The marketing jargon is somewhat confusing here. The Empire example seems to tell us that the total expected sales over the product lifetime was 400K at the time of release, but this is additionally specific to Sega of America, not worldwide operations. At the time, the American market was about half of the PC gaming market overall, which would still be lowballing the sales expectations considerably if Rome 1 had sold 2 million worldwide. Going by this old Sega earnings report, Empire Total War sold about 810,000 copies globally in Fiscal Year 2008, which ended just under a month after Empire released. Given that Empire was hailed as CA's most successful title to date at the time, this would mean outperforming all its predecessors.

    This old CNN money story puts the games at 7 million sales worldwide just prior to the release of Rome 2 (2013), with around half of that being in the US market. Interestingly, the install base of Rome 1 in the US was estimated at 876,000 at that date. This old Edge ranking puts the Rome at 390,000 sales in 2006 (prior to the digital distribution), which is in line with the publishing awards that it received. It also puts the total franchise sales at 1.3 million. Given that Edge is a primarily about the UK market, I'd estimate global figures to sit at a bit above double that at the time.

    Based on this, it seems likely that the numbers for Shogun, Medieval, and Rome come from much later data. A boxed PC game selling 2 million in 2005 would've obliterated sales records for mainstream genres, not to mention the more niche strategy market. I don't think it's too uncommon for people to use lifetime sales of products they created as advertisements on Linkedin, even after they've left the company.
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  4. #4
    Daruwind's Avatar Citizen
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    Default Re: Three gold nuggets about business practices.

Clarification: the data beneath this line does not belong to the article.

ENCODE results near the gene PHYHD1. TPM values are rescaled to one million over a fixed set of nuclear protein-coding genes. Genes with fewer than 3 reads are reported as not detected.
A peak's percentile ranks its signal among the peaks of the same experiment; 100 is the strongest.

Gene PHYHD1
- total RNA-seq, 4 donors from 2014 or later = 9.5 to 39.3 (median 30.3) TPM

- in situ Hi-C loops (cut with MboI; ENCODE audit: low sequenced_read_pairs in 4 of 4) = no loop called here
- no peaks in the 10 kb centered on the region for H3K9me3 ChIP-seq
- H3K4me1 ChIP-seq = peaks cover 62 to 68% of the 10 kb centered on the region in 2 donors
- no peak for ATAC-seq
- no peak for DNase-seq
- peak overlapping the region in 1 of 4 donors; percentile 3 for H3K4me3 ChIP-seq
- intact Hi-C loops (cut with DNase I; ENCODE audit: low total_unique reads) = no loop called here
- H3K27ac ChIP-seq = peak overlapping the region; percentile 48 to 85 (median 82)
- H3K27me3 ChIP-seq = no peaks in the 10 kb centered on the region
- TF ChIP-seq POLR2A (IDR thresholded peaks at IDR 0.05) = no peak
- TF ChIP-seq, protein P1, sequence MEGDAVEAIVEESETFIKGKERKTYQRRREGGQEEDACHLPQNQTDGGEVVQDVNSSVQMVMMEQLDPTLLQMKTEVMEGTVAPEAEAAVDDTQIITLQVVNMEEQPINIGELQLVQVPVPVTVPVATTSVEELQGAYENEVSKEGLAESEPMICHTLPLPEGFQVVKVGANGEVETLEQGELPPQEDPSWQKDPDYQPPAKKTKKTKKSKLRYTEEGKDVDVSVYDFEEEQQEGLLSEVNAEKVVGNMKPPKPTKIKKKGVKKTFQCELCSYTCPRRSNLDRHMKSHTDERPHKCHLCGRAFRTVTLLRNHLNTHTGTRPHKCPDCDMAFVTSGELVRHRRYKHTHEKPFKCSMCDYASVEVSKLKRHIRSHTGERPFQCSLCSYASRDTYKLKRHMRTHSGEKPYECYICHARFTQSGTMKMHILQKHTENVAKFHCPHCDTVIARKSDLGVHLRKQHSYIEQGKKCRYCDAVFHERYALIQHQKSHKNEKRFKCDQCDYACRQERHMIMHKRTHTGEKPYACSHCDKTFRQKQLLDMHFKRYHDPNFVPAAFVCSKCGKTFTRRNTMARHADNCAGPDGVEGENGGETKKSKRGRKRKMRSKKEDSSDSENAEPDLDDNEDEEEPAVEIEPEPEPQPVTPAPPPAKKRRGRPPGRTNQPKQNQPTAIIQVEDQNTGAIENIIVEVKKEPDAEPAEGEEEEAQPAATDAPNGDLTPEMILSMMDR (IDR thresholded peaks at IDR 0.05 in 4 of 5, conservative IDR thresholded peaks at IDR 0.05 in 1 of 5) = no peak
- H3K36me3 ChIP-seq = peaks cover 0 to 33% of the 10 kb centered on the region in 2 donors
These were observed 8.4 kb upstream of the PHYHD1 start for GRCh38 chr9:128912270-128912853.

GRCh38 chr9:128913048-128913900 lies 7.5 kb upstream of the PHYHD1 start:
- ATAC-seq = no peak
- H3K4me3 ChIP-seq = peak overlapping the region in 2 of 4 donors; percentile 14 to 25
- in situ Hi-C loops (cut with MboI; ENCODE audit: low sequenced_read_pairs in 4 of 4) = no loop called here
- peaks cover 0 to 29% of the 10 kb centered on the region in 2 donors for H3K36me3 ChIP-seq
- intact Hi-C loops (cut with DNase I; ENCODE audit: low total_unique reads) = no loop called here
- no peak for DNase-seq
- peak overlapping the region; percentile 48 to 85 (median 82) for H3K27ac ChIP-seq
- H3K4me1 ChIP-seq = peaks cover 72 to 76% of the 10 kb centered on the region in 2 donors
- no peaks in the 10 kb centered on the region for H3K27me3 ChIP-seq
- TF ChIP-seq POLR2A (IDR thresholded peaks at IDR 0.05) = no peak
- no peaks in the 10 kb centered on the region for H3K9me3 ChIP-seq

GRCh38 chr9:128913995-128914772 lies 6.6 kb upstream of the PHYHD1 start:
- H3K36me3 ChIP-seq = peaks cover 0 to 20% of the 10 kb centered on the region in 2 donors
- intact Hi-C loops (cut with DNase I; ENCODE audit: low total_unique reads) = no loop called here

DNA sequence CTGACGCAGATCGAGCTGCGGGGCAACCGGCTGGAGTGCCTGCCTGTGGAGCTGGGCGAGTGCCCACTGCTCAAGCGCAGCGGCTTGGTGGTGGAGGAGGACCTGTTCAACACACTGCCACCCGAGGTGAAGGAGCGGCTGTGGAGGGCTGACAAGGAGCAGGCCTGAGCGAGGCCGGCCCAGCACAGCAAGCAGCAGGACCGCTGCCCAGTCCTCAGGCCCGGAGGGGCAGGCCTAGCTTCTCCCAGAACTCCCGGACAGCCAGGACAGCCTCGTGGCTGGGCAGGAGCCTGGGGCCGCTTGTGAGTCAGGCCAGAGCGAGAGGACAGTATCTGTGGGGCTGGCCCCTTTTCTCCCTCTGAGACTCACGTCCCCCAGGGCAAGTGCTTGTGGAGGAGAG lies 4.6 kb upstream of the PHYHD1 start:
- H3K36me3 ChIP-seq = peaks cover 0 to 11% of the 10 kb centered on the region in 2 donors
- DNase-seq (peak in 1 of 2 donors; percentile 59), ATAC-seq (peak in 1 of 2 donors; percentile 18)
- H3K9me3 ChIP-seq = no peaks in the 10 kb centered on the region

Nice post Abdul!

    but a few points.

    3) Net Profit = Total Revenue – Total Expenses, so if Blood DLC has 200% profit, I understand it as total revenue was twice as high as expenses. Almost all Blood DLC are 3 Euros in my part, so CA is getting 2 Euros while cost (production, marketing, Steam....) is 1 Euro.

    Now WE is having just 100% profit so from 19Eu..9,5 are expanses and profit is 9,5 as well. So CA is getting almost 5x times more money from such DLC then from Blood so basically CA would have to sell 5x more times Blood DLC to catch money influx from single DCL. Main point si, Blood DLC is not so significant in my eyes...especially if you consider that many games are sharing the very same Blood DLC (Attila/ToB...now Wh1/2 and probably Wh3 with them as well).

    Overall I agree that main profit are DLCs but that is normal. Game consoles are heavily subsidised as well. Basically crafting base game, all engine part etc is costing a lot. I would not be surprised if net profit for main game were way way lower. :-)

    1) What I find mostly interesting is long term revenue from all TWs. If we look at our older thread https://www.twcenter.net/forums/show...-player-counts the number for Empire: Total War was 3,491,439 in 2018. Now it can be closing to 4 millions. For long time Empire and others are getting -75% sales but still it must be bringing additional revenue year after year. If we consider first million at almost full price, game from that point generate almost the same income despite sales....

    Anyway, playtracker will soon roll out update so hopefully next week we can get some interesting estimation for numbers..https://playtracker.net/ (right now their stats are skewed